The Order will extend application of load-reducing technologies and marketing to a new class of services.
Market manipulation versus the right to make a profit.
The experts do battle over capacity market design.
More planning, fewer incentives, and a black swan on the horizon.
The transmission superhighway still needs major investments. Rate incentives were working -- until FERC started backing away from them. FERC should assert its authority more aggressively to promote the vision of a robust interstate grid.
The Deutsche Bank case and the meaning of ‘price manipulation.’
A few months back, the Federal Energy Regulatory Commission directed Deutsche Bank Energy Trading LLC to show cause why it shouldn’t be assessed a civil penalty of $1.5 million and be made to return some $123,000 in allegedly unjust profits from power trading in markets run by the California ISO.
(August 2011) Economic consultant Michael Rosenzweig challenges Constantine Gonatas’s proposal for ensuring FERC’s demand response rulemaking achieves its objectives. Also, Juliet Shavit takes issue with Contributing Editor Steven Andersen’s characterization of utility customers as “crazy.”
Getting the most from demand response—despite a flawed FERC rule.
FERC’s new rule on compensation for demand resources tips the market balance toward negawatts. Arguably the commission’s economic analysis is flawed, and the rule represents a covert policy decision that stretches federal authority. Nevertheless, economic benefits will result if DR programs are well implemented to avoid gaming the system and distorting the market.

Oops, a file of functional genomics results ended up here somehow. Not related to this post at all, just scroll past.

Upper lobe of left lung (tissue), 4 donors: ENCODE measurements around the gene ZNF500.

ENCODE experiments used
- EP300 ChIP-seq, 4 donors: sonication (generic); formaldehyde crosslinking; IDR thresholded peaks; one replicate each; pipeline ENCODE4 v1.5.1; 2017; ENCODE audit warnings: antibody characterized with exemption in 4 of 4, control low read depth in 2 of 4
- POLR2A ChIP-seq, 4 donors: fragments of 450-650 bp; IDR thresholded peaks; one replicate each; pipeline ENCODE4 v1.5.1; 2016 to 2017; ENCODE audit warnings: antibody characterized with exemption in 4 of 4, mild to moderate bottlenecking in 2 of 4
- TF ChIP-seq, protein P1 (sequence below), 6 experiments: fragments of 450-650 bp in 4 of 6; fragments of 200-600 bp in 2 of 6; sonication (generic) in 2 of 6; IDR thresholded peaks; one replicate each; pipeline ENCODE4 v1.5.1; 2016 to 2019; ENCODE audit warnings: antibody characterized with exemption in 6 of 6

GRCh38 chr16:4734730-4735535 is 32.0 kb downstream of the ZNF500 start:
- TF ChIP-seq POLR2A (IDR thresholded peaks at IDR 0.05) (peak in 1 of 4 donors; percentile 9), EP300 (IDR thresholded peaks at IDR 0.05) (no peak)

Which path leads to the smart grid?
A fierce debate has erupted in the utility policy community, with battle lines drawn within FERC itself. In the effort to improve system efficiency, two competing alternatives stand out: to build the smart grid on large-scale demand response (DR) programs, or to build it around consumer behavior in retail markets.
Has demand response hit an evolutionary dead end?
On March 18, the day after this issue went to press, FERC was scheduled at its decisional meeting to open a new formal inquiry on the role of demand response in regions that already have competitive wholesale power markets. In particular, how much money should grid operators pay to electric customers who promise not to buy wholesale power?
Economists take sides in the battle for DR’s soul.
Back when the U.S. economy and power consumption still were bubbling, PJM reported in August 2006 that customer curtailments during a week-long August heat wave had generated more than $650 million in market-wide energy savings—all at a mere $5 million cost, as measured in direct payments made to the demand response (DR) providers, set according to wholesale power prices prevailing at the time. Where else but the lottery can you get an instant payoff of 130-1?